Construction of the air warfare destroyer at ASC Adelaide. Photo: Ben Rushton
Defence Minister Stephen Smith says Australia is still keeping its options open on whether it will purchase a fourth air warfare destroyer to bolster the country’s maritime defences.
Mr Smith made the comment while visiting the BAE Systems Williamstown shipyard in Melbourne, where work is being undertaken on hull blocks for the first three air warfare destroyers as part of an $8 billion project.
“The government hasn’t yet conducted that consideration, but that’s something we will give consideration to in due course,” Mr Smith told reporters.
The proposal to build a fourth ship has long been pushed by defence industry to help it retain skilled workers until work ramps up on the next generation submarine to replace the Collins.
The $8 billion air warfare destroyer project was launched in 2007, when the Coalition government defence minister Brendan Nelson indicated the government was disposed to acquiring a fourth vessel.
The defence project is Australia’s largest and will give the navy at least three modern warships equipped with advanced radars and weapons systems and the ability to defend against air and missile attacks.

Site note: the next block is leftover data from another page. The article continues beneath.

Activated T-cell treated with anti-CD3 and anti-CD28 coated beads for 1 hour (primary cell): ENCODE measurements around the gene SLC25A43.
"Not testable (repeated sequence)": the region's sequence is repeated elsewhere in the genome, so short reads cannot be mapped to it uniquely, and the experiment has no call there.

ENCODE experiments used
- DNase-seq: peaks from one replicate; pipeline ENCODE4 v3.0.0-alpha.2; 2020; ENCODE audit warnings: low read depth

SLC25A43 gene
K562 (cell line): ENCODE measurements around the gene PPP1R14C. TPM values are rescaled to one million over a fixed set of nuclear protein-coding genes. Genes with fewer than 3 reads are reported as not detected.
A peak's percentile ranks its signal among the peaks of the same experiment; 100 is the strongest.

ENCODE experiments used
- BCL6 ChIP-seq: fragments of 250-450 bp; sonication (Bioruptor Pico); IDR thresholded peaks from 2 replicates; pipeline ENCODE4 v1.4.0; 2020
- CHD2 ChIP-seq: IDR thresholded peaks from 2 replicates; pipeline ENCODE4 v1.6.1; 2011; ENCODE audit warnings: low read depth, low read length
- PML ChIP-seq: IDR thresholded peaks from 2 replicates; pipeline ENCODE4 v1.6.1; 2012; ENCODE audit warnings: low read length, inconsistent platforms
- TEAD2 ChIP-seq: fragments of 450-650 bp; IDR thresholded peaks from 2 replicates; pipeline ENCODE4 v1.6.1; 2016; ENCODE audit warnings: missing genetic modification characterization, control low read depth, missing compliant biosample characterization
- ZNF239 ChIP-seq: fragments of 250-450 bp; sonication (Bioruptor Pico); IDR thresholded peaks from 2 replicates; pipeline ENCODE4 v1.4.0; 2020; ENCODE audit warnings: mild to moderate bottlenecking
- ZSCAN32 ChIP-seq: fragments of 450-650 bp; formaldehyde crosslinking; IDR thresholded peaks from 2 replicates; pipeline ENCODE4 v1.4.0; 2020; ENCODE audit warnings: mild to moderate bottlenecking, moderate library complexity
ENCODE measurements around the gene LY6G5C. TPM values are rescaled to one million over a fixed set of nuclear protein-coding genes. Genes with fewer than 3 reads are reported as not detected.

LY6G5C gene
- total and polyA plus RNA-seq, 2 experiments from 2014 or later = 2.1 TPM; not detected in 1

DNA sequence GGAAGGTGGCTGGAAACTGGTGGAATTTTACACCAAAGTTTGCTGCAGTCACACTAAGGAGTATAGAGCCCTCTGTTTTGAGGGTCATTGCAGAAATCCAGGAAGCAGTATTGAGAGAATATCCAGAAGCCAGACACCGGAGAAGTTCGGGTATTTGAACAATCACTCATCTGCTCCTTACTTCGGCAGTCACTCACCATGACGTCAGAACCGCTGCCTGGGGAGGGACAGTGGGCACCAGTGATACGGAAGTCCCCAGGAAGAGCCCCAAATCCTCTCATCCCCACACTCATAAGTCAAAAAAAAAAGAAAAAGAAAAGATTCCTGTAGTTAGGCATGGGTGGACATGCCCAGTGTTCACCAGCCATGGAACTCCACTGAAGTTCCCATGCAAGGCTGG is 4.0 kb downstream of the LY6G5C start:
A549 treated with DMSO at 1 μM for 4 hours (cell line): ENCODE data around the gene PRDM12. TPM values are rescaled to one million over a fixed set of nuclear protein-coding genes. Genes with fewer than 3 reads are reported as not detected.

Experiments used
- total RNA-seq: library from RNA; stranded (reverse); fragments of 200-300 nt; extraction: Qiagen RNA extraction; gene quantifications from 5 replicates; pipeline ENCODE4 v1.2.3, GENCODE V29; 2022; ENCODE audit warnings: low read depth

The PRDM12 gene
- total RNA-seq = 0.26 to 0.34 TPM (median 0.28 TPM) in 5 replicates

Each ship comprises 31 200-tonne hull blocks constructed in Europe and at Forgacs in Newcastle, BAE in Melbourne and ASC in Adelaide. The blocks will be assembled into ships at the Australian Submarine Corporation facility in Adelaide.
The project has experienced delays, mainly because of capability shortfalls at the BAE Systems Williamstown yard, where the first of the navy’s new landing helicopter docks is having its superstructure and internal systems installed.
BAE had warned that it would have no choice but to lay off more than 200 workers unless Defence was able to give it more work.
The shipbuilder is believed to have asked the government to reverse the decision in 2011 to reallocate four keel blocks for the air warfare destroyer from BAE to shipbuilders in Newcastle and Adelaide.
Mr Smith said Defence was looking at ways that the BAE Shipyard could be better utilised in the air warfare destroyer project.
The Australian Financial Review